Another inconvenience we suffer from is in the loss of superior and other officers. Hancock’s Corps has lost twenty brigade commanders, and the rest of the army is similarly situated. We cannot replace the officers lost with experienced men, and there is no time for reorganization or careful selection. At the same time you must remember the enemy labors under like disadvantages. I conversed with some prisoners yesterday, who said they were completely exhausted, having had no rest or sleep for days, and being compelled to be all the time marching. I said to one of them, “Well, we will treat you well,” and he replied, “Oh, sir, you cannot treat us worse than we are treated on the other side.” In flags of truce, and on all occasions that we meet the rebel officers, they always begin conversation by asking when the war is going to be over, and expressing themselves as most heartily tired and anxious for peace. I believe these two armies would fraternize and make peace in an hour, if the matter rested with them; not on terms to suit politicians on either side, but such as the world at large would acknowledge as honorable, and which would be satisfactory to the mass of people on both sides. But while I ardently desire peace, and think a settlement not impracticable, I am opposed to any cessation of our efforts so long as the war has to be continued, and I regret to see symptoms of a discontent which, if persisted in, must paralyze our cause. Again, it is impossible for me personally to avoid my share of the odium, if any is to be cast on this army. I complain, and I think justly, that the press and the Government despatches fail to acknowledge my services, but I cannot reasonably do this, and expect to be shielded from complaints, if any are made of the operations.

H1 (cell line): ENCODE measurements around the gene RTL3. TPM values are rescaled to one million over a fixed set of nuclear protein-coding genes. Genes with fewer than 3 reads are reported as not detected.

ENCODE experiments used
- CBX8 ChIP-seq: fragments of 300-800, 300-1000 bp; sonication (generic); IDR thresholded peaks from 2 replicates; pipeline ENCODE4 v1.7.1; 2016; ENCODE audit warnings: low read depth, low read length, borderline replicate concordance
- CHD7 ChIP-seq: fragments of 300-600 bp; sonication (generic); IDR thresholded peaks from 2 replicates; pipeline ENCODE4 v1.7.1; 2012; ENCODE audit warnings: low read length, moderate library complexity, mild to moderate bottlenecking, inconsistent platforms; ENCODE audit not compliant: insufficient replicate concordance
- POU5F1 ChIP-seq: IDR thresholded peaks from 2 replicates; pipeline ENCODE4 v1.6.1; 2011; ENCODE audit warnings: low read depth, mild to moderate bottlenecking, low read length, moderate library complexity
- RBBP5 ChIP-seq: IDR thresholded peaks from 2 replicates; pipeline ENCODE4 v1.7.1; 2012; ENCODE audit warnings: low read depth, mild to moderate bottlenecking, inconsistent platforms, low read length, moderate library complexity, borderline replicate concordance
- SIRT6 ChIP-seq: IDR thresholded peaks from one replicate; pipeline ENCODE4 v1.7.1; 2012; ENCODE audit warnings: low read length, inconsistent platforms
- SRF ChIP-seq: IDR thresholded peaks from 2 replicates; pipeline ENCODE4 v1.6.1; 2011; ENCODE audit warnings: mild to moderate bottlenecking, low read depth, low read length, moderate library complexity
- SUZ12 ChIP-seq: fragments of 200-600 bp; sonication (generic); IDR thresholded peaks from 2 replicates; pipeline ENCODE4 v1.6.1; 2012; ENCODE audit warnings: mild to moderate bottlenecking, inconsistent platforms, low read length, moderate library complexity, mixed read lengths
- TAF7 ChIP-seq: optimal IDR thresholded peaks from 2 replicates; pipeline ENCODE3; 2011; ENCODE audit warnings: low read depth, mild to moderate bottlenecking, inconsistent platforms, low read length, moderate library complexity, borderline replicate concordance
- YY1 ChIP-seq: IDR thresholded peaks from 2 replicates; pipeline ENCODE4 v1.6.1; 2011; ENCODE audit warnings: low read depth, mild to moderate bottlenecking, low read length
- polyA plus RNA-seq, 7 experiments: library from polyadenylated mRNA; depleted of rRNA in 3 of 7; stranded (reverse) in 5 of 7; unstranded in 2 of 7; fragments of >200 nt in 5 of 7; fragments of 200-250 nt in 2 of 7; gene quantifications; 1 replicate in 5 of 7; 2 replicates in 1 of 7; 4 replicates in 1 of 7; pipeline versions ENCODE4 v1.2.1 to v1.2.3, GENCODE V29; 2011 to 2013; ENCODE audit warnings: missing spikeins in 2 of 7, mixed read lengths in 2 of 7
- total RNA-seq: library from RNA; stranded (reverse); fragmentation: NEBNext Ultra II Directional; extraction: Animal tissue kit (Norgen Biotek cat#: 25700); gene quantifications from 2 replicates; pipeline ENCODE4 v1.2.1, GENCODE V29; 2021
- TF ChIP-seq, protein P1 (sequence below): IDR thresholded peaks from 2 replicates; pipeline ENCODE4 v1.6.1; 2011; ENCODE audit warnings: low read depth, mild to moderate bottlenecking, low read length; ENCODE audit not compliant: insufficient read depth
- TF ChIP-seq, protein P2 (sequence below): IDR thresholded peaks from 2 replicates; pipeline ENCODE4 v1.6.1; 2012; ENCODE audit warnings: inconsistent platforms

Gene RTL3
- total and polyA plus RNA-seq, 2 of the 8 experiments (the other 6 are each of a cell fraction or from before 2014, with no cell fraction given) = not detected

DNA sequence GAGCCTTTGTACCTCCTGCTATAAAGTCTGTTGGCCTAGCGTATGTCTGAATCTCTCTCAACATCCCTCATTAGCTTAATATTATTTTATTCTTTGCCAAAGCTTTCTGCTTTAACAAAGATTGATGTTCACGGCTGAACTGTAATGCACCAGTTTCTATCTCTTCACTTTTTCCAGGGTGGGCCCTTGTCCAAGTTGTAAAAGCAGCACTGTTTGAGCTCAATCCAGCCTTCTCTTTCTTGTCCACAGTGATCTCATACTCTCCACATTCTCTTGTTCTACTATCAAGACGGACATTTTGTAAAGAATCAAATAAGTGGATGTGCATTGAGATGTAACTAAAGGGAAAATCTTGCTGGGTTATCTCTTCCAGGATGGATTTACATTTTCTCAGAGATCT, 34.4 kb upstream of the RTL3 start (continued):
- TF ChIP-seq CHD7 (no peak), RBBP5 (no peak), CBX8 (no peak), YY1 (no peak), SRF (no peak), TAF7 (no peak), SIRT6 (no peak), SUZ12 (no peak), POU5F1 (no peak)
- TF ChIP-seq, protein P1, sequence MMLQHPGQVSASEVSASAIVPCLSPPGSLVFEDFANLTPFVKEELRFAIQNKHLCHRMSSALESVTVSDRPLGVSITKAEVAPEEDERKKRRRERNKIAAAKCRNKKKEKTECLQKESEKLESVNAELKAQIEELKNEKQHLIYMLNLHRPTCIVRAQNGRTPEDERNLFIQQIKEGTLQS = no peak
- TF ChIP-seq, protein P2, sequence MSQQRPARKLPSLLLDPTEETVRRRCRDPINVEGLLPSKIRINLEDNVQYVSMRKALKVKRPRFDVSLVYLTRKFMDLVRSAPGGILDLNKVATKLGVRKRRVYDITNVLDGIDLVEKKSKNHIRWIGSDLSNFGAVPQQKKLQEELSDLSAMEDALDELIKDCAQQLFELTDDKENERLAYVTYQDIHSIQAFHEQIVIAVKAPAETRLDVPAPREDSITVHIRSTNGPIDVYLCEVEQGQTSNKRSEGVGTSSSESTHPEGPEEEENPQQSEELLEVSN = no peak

You know I have never shut my eyes to the obstacles we have to encounter, and have always appreciated the difficulties to be overcome. The campaign, thus far, has been pretty much what I expected; if anything, rather greater obstacles than I anticipated. I still believe, with the liberal supply of men and means which our superior resources ought to furnish, we will win in the long run; but it is a question of tenacity and nerve, and it won’t do to look behind, or to calculate the cost in blood and treasure; if we do we are lost and our enemies succeed. You may remember I told the good people of Philadelphia, that what we wanted was men, fighting men; that the war could only be closed by desperate and bloody fighting; and the sooner the people realize this, and give evidence of their appreciation by coming forward to fight, the better.

I am well and seem to improve on hard work. I have had only three hours’ sleep for several nights past.

Here’s Lyman’s report, also from June 24. It provides some more close up views of “the Great Peppery” in action:

James C. Biddle, one of Meade's aides. He came from a good Philadelphia family but, as David W. Lowe notes in his book of Lyman's journals, "He could be something of a buffoon and was the target of much good-natured camp humor" (Library of Congress).